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Clinical Practice

 

Accessing an online cognitive behavioral therapy (CCBT) program could improve the quality of life of patients with mood and anxiety disorders, according to a study published in JAMA Psychiatry.

Researchers from Harvard have developed a predictive model, called MELD-Plus, capable of identifying patients at high-risk for developing negative outcomes following a hospital admission for cirrhosis. Findings were published in PLOS One.

Analyzing brain patterns with machine learning could predict people at risk of suicide, according to a study published in Nature Human Behavior.

Scientists at École Polytechnique Fédérale de Lausanne, Switzerland have demonstrated that phantom body pain in paraplegic patients could be reduced by creating a bodily illusion using virtual reality (VR), according to a study published Neurology.

Researchers have developed an endoscopic system, powered by artificial intelligence (AI), capable of identifying colorectal adenomas during a colonoscopy. Findings are set to be presented at the 25th UEG Week in Barcelona.

 

Recent Headlines

Test and device combination effectively diagnoses concussion symptoms

Concussion diagnoses remain difficult as proper diagnostic devices are short in supply but researchers, in collaboration with Neuro Kenetics, Inc., have developed a new test and device combination to accurately measure concussion symptoms. Findings were published in Wiley Online Library.

3D-printed patch treats smaller ischemic blood vessels

Surgery is one way of treating ischemia, but it becomes exponentially more complicated the smaller the vessels are. Developing a new treatment for the smallest vessels, researchers have started work on 3D printed patches capable of infusing with cells to grow healthy blood vessels. Research is published in the latest issue of Nature Biomedical Engineering.

Wearable lab on a chip could ID bacteria, cancer

Wearables could one day soon analyze sweat for certain proteins to detect breast and lung cancer. A study, published in Lab on a Chip, described the development of biosensor technology for wearable devices to monitor health and identify bacteria and viruses.

Microsoft develops deep learning tool to combat SIDS

Data scientists form Microsoft have donated a newly developed research tool to Seattle Children’s Research Institute to advance research into sudden infant death syndrome (SIDS). The tool will also be available to researchers around the globe.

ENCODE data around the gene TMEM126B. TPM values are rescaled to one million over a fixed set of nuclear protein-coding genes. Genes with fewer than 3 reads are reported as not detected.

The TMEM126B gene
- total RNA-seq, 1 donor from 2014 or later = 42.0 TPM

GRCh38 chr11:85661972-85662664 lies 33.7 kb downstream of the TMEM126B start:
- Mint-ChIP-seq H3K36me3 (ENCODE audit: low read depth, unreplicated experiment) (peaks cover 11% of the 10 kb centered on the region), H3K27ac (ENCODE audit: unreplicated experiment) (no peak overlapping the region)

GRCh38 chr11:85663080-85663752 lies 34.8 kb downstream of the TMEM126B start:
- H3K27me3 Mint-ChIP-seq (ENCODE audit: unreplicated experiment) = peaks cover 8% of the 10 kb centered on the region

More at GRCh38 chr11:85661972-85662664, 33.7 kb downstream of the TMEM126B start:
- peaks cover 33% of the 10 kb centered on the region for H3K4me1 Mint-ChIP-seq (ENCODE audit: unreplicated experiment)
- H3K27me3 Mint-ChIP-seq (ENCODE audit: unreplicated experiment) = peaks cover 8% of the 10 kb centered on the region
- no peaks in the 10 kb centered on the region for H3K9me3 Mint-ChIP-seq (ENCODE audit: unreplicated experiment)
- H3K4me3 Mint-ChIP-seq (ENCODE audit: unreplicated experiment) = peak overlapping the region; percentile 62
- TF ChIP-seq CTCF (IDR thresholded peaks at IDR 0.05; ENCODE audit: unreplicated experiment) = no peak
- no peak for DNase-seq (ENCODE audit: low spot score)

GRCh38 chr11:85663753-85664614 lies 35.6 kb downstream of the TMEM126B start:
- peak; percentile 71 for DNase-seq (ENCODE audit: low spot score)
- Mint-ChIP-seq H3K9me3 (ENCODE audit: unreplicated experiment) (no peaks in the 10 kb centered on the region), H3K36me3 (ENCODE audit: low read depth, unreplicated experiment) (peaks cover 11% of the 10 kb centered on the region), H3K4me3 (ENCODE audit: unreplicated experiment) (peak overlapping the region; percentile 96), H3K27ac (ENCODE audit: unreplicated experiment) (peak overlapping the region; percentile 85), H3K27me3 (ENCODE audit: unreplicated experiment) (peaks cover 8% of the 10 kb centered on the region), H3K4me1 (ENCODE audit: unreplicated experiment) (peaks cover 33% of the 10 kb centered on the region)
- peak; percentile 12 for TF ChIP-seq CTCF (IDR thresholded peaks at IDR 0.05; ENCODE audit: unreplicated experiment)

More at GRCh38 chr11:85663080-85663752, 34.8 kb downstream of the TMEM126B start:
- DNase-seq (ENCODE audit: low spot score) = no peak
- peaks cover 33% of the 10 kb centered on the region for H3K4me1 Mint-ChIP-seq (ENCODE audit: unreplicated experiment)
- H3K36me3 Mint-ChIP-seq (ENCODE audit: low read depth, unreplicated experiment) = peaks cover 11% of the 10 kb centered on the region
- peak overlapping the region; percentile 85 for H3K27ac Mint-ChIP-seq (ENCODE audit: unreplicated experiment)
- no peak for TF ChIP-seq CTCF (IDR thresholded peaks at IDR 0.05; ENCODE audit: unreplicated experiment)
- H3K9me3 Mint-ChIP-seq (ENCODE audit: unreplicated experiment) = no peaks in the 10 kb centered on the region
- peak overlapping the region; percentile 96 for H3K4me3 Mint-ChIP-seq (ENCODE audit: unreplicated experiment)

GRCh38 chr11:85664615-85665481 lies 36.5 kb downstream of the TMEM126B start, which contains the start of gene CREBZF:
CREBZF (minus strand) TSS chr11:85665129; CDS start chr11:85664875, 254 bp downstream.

New transplant technique could improve outcomes for type 1 diabetics

In innovative technique, combining a new hydrogel material with blood vessel growth protein, could increase transplantation success rates with insulin-producing islet cells in patients with type 1 diabetes. Findings are published in the latest issue of Science Advances.

Increasing complexity in aortic dissection reduces complications, improves outcomes—but mortality remains constant

When it comes to type A aortic dissection, cardiac surgeons have increasingly opted to perform more complex operations to reduce complications and improve postoperative care. A study, published online June 6 in The Annals of Thoracic Surgery, examined cardiac surgeries from 2003 to 2015 to examine the association between a procedure’s complexity and risks faced by the patient.

Patch for at-home use detects sleep apnea

Researchers have developed a wearable patch to diagnose obstructive sleep apnea at all severity levels. Researchers, who published findings in Sleep, aimed to create a cost-effective, lightweight wearable to monitor patients without disrupting sleep patterns.

Wearable system gives visually impaired patients a new view

Researchers from the MIT Computer Science and Artificial Intelligence Laboratory (CSAIL) have developed a wearable system for the visually impaired that offers a more comprehensive view of their surroundings. Findings were presented at the International Conference on Robotics and Automation.

Pocket colposcope allows in-home screenings for cervical cancer

Screening for cervical cancer could one day be done in a woman’s home. Researchers from Duke University, published their findings in PLOS One, have developed a handheld device that combines complex cervical screening tools.

Stroke patients use brain-computer interface to move hands

Using a brain-computer interface and exoskeleton device, stoke patients gained the ability to open and close a previously paralyzed hand. The findings, published in Stroke, hope to aid paralyzed stroke patients to regain some aspects of life previously lost to them.

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